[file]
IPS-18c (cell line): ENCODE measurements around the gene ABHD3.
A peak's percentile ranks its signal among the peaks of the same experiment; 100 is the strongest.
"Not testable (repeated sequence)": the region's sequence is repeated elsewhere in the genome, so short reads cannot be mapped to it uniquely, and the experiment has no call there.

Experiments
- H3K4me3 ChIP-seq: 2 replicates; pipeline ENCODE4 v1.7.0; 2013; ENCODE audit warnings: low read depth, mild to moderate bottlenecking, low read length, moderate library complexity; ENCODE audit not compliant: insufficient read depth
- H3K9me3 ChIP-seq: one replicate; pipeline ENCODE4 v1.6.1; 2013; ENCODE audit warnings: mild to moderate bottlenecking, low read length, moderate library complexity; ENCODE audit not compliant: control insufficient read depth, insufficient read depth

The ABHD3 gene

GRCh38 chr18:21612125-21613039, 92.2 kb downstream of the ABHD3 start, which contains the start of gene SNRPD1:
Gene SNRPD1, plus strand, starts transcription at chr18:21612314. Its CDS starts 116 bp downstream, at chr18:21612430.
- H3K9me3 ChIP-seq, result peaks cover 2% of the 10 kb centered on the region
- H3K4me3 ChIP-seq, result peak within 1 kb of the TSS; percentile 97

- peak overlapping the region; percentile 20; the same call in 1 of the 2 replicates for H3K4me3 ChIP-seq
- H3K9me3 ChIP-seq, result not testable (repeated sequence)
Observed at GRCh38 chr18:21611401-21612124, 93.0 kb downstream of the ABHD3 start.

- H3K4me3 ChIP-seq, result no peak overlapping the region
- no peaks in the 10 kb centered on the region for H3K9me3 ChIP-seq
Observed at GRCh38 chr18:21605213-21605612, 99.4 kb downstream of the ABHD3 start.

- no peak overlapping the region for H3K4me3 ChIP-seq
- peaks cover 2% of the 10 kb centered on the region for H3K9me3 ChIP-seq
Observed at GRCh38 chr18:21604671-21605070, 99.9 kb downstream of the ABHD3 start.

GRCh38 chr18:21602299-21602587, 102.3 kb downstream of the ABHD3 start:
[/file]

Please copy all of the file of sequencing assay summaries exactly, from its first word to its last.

IPS-18c (cell line): ENCODE measurements around the gene ABHD3.
A peak's percentile ranks its signal among the peaks of the same experiment; 100 is the strongest.
"Not testable (repeated sequence)": the region's sequence is repeated elsewhere in the genome, so short reads cannot be mapped to it uniquely, and the experiment has no call there.

Experiments
- H3K4me3 ChIP-seq: 2 replicates; pipeline ENCODE4 v1.7.0; 2013; ENCODE audit warnings: low read depth, mild to moderate bottlenecking, low read length, moderate library complexity; ENCODE audit not compliant: insufficient read depth
- H3K9me3 ChIP-seq: one replicate; pipeline ENCODE4 v1.6.1; 2013; ENCODE audit warnings: mild to moderate bottlenecking, low read length, moderate library complexity; ENCODE audit not compliant: control insufficient read depth, insufficient read depth

The ABHD3 gene

GRCh38 chr18:21612125-21613039, 92.2 kb downstream of the ABHD3 start, which contains the start of gene SNRPD1:
Gene SNRPD1, plus strand, starts transcription at chr18:21612314. Its CDS starts 116 bp downstream, at chr18:21612430.
- H3K9me3 ChIP-seq, result peaks cover 2% of the 10 kb centered on the region
- H3K4me3 ChIP-seq, result peak within 1 kb of the TSS; percentile 97

- peak overlapping the region; percentile 20; the same call in 1 of the 2 replicates for H3K4me3 ChIP-seq
- H3K9me3 ChIP-seq, result not testable (repeated sequence)
Observed at GRCh38 chr18:21611401-21612124, 93.0 kb downstream of the ABHD3 start.

- H3K4me3 ChIP-seq, result no peak overlapping the region
- no peaks in the 10 kb centered on the region for H3K9me3 ChIP-seq
Observed at GRCh38 chr18:21605213-21605612, 99.4 kb downstream of the ABHD3 start.

- no peak overlapping the region for H3K4me3 ChIP-seq
- peaks cover 2% of the 10 kb centered on the region for H3K9me3 ChIP-seq
Observed at GRCh38 chr18:21604671-21605070, 99.9 kb downstream of the ABHD3 start.

GRCh38 chr18:21602299-21602587, 102.3 kb downstream of the ABHD3 start: